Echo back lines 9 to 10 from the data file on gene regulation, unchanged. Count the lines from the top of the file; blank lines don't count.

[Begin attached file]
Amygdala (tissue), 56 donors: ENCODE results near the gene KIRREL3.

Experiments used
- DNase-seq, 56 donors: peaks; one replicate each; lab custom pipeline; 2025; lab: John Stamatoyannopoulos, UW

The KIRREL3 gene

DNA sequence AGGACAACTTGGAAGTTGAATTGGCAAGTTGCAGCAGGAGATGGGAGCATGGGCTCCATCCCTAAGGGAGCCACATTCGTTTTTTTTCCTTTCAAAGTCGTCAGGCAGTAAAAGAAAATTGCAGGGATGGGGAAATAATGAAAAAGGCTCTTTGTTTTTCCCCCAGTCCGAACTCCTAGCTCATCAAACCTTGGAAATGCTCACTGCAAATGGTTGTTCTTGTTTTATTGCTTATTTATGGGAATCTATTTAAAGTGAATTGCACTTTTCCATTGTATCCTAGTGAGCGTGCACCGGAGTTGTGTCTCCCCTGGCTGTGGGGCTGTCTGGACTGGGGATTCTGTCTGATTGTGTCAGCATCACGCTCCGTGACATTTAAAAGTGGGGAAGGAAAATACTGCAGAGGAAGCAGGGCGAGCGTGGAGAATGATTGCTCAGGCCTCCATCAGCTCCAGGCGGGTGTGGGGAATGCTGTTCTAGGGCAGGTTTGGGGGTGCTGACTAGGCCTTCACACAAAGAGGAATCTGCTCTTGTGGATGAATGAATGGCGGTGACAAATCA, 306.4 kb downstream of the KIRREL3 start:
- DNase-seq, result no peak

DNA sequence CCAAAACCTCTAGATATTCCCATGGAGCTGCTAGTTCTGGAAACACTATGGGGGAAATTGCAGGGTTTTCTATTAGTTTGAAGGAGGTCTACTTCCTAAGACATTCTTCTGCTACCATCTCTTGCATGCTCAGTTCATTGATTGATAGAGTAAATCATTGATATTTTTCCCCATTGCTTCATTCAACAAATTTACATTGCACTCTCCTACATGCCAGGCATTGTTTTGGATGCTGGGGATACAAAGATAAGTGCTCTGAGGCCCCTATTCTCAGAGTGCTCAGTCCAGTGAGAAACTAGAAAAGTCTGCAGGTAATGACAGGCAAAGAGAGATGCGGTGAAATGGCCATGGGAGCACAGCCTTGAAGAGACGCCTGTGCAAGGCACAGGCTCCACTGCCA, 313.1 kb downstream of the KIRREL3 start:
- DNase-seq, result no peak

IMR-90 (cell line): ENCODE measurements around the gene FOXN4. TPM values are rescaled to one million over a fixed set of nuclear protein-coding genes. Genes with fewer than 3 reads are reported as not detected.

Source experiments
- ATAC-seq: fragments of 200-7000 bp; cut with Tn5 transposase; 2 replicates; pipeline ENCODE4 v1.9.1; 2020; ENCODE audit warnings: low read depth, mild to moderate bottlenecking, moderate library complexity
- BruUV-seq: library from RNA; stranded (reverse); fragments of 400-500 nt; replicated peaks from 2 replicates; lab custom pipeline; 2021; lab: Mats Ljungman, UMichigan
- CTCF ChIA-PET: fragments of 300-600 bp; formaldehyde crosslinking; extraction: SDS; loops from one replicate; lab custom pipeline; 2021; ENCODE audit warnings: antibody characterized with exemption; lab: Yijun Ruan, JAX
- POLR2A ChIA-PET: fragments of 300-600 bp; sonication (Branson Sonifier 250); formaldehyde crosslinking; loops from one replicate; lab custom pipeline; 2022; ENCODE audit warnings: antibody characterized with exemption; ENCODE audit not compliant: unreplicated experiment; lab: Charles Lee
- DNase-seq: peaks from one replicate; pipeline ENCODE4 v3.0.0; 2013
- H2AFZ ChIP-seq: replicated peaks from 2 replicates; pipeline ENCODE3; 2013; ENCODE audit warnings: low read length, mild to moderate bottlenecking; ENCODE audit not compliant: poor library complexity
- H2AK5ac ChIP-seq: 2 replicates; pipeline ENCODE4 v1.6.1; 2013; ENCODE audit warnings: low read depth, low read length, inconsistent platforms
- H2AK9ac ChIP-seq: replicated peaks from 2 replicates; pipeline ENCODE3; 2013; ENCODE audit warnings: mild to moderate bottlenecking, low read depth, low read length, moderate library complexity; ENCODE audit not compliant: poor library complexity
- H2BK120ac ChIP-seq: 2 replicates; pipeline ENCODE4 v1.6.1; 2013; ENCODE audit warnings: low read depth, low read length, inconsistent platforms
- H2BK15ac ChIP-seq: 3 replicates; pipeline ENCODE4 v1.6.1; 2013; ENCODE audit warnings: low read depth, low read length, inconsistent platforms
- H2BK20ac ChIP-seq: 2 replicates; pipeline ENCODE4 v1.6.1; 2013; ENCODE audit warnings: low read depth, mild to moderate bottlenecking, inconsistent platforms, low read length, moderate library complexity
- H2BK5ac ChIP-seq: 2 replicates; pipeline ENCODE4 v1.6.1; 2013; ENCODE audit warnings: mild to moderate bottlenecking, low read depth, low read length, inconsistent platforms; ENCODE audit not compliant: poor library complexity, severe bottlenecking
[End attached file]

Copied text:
IMR-90 (cell line): ENCODE measurements around the gene FOXN4. TPM values are rescaled to one million over a fixed set of nuclear protein-coding genes. Genes with fewer than 3 reads are reported as not detected.

Source experiments